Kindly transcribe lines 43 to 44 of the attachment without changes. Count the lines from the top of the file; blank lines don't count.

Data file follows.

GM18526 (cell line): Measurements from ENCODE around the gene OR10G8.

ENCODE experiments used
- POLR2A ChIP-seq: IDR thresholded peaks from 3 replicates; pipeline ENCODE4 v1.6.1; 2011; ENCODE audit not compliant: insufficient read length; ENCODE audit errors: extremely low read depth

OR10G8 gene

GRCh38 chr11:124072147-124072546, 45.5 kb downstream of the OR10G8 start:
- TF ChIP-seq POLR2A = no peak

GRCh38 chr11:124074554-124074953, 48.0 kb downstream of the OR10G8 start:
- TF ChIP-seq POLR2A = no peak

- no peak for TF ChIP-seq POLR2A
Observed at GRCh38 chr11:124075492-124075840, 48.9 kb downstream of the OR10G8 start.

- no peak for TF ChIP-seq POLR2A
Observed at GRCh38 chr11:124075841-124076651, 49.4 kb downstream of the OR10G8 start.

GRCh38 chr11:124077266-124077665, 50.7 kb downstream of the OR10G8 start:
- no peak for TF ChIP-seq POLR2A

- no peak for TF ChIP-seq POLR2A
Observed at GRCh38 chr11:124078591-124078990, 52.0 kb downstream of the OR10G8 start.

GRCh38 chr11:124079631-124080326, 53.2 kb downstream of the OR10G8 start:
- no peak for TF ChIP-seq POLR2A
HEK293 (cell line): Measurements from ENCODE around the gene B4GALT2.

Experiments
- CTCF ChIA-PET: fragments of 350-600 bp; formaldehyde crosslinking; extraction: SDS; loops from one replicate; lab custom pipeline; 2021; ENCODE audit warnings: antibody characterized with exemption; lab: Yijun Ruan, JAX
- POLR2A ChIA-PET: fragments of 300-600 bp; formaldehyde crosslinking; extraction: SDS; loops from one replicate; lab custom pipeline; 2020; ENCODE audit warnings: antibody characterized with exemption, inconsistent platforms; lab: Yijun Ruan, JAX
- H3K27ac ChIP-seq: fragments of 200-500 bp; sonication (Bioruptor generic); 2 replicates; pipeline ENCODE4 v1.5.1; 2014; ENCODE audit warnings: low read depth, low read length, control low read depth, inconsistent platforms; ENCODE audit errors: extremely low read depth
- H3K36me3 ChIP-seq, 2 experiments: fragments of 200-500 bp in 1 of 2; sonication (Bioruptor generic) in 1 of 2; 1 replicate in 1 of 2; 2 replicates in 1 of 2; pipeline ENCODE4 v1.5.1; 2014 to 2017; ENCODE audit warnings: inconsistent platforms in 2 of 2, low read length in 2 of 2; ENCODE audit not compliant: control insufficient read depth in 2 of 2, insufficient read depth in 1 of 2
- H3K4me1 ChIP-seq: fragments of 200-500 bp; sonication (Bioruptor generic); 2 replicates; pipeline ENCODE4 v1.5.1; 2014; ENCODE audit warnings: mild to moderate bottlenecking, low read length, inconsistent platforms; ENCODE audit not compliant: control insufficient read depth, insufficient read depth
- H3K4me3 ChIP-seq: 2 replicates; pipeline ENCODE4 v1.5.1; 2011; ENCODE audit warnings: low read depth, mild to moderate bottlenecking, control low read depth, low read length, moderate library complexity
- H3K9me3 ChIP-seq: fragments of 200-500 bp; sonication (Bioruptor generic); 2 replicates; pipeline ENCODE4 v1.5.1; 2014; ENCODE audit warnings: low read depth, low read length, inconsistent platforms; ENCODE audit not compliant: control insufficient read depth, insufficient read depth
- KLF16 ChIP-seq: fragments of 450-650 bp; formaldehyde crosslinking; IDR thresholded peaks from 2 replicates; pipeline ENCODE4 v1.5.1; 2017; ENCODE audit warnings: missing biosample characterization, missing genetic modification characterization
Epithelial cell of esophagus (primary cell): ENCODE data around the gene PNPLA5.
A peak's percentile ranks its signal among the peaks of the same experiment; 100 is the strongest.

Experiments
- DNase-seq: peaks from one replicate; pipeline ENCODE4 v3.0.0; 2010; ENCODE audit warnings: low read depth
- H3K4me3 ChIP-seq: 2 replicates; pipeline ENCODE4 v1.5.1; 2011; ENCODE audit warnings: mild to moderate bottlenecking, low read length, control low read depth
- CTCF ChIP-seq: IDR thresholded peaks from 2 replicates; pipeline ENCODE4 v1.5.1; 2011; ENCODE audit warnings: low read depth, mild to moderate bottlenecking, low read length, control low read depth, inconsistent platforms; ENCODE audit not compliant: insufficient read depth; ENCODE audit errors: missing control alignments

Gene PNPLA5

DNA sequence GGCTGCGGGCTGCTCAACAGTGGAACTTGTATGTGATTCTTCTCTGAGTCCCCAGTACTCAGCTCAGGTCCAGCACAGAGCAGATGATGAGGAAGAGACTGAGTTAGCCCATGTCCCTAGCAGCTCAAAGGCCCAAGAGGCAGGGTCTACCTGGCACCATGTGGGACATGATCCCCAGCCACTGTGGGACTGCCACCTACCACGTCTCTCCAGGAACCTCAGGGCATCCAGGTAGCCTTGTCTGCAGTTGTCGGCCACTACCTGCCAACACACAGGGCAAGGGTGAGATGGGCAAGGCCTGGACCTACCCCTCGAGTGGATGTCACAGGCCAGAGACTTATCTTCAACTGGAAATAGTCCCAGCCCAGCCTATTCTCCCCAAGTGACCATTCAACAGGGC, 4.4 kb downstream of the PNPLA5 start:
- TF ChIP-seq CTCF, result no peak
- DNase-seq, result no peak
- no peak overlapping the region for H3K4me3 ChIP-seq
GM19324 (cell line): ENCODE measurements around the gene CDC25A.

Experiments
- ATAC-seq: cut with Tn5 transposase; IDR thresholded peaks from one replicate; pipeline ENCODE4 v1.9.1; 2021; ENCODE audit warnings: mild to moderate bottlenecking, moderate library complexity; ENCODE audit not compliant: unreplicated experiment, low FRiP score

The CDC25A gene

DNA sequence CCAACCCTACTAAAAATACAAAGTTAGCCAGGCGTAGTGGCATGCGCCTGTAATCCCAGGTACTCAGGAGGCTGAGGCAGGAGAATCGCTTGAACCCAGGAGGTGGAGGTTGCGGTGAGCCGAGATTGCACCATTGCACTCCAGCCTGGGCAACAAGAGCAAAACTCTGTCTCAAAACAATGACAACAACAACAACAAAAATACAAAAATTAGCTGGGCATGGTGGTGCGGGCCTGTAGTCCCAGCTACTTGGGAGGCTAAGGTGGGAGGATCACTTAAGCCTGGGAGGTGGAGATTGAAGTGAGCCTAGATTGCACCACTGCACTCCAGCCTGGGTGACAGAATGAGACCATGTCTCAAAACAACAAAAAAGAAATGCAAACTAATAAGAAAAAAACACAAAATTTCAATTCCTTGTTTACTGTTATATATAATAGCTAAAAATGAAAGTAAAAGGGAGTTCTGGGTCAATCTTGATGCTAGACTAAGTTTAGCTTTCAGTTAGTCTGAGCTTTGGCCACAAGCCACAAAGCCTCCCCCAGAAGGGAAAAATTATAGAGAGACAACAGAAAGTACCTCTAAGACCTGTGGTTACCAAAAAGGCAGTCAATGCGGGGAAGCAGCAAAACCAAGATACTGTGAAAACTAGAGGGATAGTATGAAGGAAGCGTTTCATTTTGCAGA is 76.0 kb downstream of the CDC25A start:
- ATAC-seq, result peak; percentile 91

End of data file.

The CDC25A gene

DNA sequence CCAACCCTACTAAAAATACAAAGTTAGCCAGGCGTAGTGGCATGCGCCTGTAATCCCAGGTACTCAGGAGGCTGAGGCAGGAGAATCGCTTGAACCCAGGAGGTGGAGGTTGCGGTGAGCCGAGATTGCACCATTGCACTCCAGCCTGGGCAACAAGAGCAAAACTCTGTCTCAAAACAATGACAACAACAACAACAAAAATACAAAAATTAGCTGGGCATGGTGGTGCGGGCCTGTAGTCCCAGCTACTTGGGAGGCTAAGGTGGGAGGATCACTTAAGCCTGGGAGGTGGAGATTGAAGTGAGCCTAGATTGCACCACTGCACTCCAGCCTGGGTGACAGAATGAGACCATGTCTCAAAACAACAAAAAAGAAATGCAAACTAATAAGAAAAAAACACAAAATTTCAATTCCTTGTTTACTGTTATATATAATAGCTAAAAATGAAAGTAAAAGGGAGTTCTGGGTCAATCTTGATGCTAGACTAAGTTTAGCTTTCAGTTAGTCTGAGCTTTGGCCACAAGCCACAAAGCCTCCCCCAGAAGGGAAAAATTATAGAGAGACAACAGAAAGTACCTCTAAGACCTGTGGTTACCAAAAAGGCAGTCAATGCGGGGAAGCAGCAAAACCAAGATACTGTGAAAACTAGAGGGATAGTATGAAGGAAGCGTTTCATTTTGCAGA is 76.0 kb downstream of the CDC25A start: